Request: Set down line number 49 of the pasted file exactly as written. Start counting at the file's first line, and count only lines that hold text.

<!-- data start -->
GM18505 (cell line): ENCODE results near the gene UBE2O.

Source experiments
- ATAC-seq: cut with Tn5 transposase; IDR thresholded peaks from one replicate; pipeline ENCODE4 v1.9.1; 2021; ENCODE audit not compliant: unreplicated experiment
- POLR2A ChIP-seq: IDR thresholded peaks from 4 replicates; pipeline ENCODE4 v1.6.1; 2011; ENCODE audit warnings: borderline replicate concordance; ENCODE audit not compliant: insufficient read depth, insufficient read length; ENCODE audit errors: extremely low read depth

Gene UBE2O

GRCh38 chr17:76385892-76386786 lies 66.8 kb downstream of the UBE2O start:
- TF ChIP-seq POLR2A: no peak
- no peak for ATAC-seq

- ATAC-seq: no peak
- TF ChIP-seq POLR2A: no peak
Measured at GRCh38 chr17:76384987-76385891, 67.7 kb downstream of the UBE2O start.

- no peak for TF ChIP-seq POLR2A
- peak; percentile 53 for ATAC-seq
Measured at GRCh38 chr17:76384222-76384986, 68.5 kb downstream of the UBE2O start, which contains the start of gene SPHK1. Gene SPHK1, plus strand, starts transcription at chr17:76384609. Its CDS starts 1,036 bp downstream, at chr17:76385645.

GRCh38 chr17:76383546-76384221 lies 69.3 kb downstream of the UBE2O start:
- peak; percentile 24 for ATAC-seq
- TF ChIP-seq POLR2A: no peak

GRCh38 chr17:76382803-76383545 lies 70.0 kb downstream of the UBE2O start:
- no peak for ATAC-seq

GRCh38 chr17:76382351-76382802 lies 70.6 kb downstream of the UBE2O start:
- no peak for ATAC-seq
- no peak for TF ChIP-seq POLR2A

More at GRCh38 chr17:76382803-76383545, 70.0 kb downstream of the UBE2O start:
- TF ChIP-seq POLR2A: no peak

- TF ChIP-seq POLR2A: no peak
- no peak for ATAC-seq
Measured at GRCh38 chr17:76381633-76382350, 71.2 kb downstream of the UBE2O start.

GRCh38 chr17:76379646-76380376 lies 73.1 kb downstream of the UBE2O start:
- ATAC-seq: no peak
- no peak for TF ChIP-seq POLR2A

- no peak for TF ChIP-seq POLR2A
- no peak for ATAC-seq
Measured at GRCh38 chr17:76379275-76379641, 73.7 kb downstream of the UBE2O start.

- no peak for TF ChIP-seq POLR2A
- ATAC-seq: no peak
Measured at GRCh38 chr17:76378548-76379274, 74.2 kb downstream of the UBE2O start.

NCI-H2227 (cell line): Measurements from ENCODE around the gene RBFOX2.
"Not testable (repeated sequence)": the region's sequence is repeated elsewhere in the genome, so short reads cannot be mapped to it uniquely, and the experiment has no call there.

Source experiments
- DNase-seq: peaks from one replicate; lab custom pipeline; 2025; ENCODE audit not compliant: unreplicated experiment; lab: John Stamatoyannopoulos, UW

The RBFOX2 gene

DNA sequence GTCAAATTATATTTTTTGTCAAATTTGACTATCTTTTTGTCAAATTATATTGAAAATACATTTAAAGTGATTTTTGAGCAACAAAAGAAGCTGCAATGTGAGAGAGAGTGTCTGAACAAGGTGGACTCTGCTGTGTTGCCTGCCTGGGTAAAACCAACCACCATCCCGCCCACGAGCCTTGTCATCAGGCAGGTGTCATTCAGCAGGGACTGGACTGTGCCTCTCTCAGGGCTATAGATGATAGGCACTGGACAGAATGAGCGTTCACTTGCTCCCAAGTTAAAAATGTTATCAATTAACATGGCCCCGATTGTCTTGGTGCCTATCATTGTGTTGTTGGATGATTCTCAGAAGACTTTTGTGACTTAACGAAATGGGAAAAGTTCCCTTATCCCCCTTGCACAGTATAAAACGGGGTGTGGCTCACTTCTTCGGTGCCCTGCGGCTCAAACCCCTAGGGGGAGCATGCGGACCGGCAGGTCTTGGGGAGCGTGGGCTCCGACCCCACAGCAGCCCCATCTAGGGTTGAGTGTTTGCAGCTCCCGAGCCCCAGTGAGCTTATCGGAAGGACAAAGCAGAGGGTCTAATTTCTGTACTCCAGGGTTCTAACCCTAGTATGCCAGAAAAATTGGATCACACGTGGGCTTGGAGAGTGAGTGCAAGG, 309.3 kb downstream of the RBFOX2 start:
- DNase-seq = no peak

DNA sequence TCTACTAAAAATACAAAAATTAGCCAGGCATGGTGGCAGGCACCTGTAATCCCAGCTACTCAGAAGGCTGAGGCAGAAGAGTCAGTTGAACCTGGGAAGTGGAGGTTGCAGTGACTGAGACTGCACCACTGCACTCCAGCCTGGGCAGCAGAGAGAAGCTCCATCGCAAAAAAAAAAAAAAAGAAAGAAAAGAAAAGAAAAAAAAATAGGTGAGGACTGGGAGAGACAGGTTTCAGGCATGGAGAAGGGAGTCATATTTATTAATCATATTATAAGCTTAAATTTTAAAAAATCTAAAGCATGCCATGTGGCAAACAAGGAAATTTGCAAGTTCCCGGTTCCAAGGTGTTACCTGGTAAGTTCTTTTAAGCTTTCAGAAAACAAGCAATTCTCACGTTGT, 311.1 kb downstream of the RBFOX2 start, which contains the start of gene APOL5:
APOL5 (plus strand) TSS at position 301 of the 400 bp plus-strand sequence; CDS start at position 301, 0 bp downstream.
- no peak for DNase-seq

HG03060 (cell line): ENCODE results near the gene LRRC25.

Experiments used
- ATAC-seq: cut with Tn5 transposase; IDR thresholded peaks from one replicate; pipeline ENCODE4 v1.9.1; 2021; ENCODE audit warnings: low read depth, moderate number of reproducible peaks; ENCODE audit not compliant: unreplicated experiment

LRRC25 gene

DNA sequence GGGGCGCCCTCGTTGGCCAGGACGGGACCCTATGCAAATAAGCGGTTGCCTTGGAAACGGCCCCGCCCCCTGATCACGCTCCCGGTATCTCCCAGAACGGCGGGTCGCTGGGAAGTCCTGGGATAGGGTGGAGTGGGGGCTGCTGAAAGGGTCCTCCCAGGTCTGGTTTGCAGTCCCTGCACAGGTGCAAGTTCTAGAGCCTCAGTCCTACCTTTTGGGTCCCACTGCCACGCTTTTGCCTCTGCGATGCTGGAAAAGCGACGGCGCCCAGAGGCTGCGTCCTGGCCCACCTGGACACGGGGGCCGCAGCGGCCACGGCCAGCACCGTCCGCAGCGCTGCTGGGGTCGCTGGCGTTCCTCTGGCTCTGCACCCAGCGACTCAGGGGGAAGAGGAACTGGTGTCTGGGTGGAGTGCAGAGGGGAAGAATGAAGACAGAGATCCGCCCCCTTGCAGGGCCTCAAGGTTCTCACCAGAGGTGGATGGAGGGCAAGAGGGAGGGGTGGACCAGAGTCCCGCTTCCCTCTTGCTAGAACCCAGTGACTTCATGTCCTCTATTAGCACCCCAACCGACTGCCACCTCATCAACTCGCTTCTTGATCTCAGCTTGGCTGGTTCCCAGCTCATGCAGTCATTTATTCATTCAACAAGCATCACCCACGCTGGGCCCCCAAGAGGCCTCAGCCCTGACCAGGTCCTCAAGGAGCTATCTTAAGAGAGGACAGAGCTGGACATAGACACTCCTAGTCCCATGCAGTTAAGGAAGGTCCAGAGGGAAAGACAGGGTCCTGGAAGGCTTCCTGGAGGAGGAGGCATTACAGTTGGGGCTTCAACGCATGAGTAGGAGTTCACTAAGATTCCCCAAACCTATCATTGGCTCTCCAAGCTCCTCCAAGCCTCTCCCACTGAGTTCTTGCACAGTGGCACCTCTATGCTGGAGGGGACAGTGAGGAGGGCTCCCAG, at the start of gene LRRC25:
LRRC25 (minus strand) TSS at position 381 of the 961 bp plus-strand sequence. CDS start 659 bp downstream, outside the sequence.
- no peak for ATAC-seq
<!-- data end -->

- ATAC-seq: cut with Tn5 transposase; IDR thresholded peaks from one replicate; pipeline ENCODE4 v1.9.1; 2021; ENCODE audit warnings: low read depth, moderate number of reproducible peaks; ENCODE audit not compliant: unreplicated experiment